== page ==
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Your plane will land in the city of Nancy in northeastern France, which is where you’ll stay before officially starting your unique journey into Women’s Studies. While here, you and your group will have the chance to explore the city and everything it has to offer. Aside from its various shops and restaurants, its centuries-old sites include the Place Stanislas, Ville Vieille, and the Parc de la Pépinière.

Since you’re in for a great deal of traveling for the next week and a half, you’ll keep this day as simple as possible.

The first official stop on your tour will be the small town of Domremy-la-Pucelle, where Joan was born in 1412 to a wealthy peasant family. The small house where she was born and lived with her parents and four siblings is now a museum, and you’ll be able to walk through it as you learn the details of her upbringing.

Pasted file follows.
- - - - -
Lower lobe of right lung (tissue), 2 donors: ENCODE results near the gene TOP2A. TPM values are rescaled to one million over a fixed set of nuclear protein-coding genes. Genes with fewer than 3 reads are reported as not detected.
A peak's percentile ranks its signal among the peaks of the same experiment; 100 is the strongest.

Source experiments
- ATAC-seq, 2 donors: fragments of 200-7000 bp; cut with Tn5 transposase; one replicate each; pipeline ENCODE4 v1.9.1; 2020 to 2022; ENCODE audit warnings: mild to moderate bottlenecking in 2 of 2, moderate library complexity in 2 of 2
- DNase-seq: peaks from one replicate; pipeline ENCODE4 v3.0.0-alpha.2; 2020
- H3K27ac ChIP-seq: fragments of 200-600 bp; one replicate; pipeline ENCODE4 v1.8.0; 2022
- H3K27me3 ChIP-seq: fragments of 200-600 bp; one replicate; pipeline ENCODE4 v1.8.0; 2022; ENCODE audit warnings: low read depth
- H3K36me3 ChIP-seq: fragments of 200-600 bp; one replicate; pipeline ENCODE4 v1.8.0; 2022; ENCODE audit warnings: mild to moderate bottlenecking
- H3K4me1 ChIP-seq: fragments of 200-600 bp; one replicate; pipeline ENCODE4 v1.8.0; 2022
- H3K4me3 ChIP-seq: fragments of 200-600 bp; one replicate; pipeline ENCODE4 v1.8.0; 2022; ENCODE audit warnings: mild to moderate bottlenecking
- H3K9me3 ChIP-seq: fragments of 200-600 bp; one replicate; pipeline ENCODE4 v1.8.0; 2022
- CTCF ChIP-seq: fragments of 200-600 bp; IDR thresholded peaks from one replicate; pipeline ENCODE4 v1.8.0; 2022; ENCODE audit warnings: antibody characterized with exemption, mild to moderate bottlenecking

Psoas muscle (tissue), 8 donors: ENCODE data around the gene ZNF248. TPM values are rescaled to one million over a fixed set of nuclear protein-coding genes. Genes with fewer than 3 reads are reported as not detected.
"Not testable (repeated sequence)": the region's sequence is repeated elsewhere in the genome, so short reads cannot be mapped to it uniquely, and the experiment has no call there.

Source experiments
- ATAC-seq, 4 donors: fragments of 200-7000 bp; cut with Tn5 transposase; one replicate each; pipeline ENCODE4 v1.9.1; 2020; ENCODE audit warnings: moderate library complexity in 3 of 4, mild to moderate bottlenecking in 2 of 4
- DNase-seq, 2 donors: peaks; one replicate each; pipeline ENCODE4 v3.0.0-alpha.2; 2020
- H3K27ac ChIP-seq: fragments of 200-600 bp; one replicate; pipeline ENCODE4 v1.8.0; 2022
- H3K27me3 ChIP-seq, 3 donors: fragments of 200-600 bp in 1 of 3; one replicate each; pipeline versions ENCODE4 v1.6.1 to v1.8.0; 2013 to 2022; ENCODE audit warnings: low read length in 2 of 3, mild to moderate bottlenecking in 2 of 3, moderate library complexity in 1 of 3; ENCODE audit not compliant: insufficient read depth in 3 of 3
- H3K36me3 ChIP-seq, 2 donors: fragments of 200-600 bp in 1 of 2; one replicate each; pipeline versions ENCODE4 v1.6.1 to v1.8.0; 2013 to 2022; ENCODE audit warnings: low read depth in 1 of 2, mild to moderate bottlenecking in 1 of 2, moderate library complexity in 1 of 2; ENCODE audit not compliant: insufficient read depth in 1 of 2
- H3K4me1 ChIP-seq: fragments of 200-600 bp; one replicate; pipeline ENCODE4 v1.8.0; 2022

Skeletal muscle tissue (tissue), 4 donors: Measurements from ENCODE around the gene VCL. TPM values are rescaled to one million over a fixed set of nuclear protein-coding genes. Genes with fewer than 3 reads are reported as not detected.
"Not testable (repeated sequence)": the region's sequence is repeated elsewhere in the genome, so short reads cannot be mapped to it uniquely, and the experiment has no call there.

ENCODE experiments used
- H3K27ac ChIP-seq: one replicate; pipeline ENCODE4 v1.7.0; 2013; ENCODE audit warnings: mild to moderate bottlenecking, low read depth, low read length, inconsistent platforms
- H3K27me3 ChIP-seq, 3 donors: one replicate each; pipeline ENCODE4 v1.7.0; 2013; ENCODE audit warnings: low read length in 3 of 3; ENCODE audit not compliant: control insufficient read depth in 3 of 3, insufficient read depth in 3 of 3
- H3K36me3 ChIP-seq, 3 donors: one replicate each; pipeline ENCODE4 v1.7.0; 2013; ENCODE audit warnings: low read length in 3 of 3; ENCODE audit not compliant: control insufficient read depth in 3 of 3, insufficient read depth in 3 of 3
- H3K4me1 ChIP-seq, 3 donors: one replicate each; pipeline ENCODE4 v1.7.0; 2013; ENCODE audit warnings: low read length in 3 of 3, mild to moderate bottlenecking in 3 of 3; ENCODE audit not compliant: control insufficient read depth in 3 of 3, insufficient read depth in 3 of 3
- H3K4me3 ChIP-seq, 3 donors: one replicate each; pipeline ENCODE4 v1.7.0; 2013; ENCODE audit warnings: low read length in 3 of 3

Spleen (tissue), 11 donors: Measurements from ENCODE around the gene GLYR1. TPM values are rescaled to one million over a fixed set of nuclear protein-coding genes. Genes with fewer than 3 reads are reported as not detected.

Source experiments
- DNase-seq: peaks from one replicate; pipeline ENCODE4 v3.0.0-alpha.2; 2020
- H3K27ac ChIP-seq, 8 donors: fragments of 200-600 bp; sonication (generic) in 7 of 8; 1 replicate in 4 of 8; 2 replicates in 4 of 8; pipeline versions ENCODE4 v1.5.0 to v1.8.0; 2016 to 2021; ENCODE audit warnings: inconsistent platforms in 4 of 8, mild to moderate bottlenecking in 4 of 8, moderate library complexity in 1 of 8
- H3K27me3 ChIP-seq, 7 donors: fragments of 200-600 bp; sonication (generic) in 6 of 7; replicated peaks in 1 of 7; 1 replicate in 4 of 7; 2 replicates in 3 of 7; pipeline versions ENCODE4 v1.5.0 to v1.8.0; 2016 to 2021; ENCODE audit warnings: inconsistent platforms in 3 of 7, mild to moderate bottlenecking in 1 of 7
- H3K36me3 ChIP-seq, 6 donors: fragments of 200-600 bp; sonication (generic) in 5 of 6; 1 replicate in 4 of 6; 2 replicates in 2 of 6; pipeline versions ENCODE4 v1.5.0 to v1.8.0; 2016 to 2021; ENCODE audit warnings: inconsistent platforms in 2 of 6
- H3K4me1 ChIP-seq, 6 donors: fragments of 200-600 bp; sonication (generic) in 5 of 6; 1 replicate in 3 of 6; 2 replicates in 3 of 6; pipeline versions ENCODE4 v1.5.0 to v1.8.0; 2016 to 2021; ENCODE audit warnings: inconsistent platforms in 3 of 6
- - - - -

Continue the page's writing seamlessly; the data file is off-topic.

Next to her family home is the Church of St. Remi, where Joan was baptized and attended mass regularly. On Côteau de Vignes, a hill that overlooks the town, you’ll find the spectacular Basilique Sainte-Jeanne d’Arc, once the site of the Chapelle Sainte-Marie, where Joan claimed she heard voices.

From this town, you’ll then pay a visit to the commune of Vaucoulers, where Joan’s mission truly started, as she spent several months in 1428 and 1429 asking the local military captain to escort her on her visit to Charles VII. The Castele chapele where she would frequently pray still stands, and now features incredible stained-glass windows depicting her life. You’ll also visit the local museum as well as the town hall, which now has her statue erected in front of it.